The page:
C. whereas arbitrary arrests of individuals for exercising their civil rights continue; whereas Viasna reported 258 such arrests in February 2023, as well as 195 cases of politically motivated administrative persecutions; whereas judges handed down 31 terms of administrative imprisonment and 11 fines in the same period;

D. whereas Ales Bialiatski, a prominent human rights defender and founder of the Viasna Human Rights Centre, was arrested on 12 February 2022 and was held in pre-trial detention; whereas his politically motivated trial began on 5 January 2023 and concluded on 3 March 2023 with him being sentenced to 10 years in a penal colony and a heavy fine; whereas he was found guilty of ‘smuggling’ and ‘grossly violating public order’;

E. whereas Andrzej Poczobut, a journalist and the deputy chairman of the Union of Poles in Belarus, was arrested on 25 March 2021 and was later sentenced to three years in prison on charges of ‘publicly insulting the President of Belarus’ and ‘inciting ethnic hatred’; whereas on 8 February 2023, the Hrodna Regional Court found him guilty of encouraging actions aimed at harming the national security of the Republic of Belarus and inciting ethnic hostility, and sentenced him to eight years’ imprisonment in an enhanced-security penal colony;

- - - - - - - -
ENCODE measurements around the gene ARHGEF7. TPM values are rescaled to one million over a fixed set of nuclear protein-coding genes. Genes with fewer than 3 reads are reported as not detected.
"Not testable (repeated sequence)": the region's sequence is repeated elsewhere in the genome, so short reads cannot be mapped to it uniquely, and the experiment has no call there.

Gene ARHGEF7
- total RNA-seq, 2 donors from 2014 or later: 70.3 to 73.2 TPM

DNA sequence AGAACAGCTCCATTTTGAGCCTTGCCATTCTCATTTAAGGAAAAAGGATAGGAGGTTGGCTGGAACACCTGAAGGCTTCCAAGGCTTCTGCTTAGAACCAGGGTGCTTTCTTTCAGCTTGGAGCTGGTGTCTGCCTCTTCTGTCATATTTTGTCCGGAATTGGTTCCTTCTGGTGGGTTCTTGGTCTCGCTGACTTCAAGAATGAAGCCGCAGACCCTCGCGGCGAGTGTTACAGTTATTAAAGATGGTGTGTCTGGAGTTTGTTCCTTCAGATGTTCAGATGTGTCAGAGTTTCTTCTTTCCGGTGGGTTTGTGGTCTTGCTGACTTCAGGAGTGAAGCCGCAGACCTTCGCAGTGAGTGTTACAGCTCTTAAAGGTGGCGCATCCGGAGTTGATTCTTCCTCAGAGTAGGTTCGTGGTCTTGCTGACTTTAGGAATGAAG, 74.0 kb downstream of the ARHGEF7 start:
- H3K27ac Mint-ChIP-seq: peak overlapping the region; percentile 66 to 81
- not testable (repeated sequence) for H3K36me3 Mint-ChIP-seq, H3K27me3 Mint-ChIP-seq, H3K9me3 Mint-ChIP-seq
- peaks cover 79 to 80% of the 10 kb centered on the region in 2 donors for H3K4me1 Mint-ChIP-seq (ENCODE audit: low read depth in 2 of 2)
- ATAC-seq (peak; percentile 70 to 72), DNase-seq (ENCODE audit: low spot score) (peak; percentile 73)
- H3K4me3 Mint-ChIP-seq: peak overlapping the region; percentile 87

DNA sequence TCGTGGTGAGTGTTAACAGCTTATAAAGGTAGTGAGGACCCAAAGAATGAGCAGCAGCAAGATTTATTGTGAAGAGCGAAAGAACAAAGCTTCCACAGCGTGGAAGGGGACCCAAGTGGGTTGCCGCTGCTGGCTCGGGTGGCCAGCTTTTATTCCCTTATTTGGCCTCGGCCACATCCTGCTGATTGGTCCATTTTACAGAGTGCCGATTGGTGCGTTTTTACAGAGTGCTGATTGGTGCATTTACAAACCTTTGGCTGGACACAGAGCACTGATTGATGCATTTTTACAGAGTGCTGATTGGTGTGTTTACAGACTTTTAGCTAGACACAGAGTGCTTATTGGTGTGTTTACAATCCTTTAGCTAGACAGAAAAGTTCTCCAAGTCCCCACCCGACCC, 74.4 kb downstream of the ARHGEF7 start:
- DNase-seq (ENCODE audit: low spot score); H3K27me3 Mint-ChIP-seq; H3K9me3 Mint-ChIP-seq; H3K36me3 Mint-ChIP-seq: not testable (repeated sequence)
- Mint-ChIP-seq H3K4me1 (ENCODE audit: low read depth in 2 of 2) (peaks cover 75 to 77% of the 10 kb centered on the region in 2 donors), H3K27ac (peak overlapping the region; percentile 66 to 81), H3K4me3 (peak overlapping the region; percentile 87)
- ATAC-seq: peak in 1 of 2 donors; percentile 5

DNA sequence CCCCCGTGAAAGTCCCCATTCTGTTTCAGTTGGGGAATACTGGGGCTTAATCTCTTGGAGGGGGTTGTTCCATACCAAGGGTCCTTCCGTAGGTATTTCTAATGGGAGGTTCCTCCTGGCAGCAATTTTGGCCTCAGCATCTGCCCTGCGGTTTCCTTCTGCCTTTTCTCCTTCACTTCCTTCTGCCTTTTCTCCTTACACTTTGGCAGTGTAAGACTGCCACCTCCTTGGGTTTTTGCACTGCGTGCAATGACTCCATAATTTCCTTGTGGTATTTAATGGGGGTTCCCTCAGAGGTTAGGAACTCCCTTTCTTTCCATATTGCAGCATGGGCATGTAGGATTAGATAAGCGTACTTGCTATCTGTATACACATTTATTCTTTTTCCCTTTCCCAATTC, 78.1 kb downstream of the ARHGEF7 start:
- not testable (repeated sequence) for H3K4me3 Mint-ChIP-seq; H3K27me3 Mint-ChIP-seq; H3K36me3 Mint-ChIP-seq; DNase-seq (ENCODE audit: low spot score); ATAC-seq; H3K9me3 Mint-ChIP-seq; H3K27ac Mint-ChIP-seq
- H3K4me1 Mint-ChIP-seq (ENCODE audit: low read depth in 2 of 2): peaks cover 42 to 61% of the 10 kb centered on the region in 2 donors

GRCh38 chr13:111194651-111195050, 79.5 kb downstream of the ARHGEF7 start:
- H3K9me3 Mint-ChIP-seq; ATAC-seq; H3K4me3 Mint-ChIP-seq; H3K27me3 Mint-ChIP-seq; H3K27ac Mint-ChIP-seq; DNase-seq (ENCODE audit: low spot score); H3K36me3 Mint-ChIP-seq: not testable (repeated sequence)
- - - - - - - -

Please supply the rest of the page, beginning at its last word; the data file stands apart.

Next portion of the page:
F. whereas the charges against Andrzej Poczobut and Ales Bialiatski are widely considered to be politically motivated and aimed at silencing independent voices and suppressing freedom of expression and association;

G. whereas Belarusian democratic political forces continue to be persecuted; whereas on 17 January 2023, the politically motivated trial in absentia of the head of the United Transitional Cabinet, Sviatlana Tsikhanouskaya, and of members of the Coordination Council, including Maryia Maroz, Volha Kavalkova, Pavel Latushka and Siarhei Dyleuski, began; whereas on 6 March 2023, Sviatlana Tsikhanouskaya was sentenced to 15 years in prison, Pavel Latushka to 18 years in prison and Maryia Maroz, Volha Kavalkova and Siarhei Dyleuski to 12 years in prison;

H. whereas the authorities in Belarus have repeatedly violated the human rights of Belarusian citizens, including their rights to freedom of expression, peaceful assembly, and association; whereas repression continues to affect all sectors of society, including academia, the media and human rights defenders; whereas the persecution of individuals continues under the guise of combating extremism and terrorism;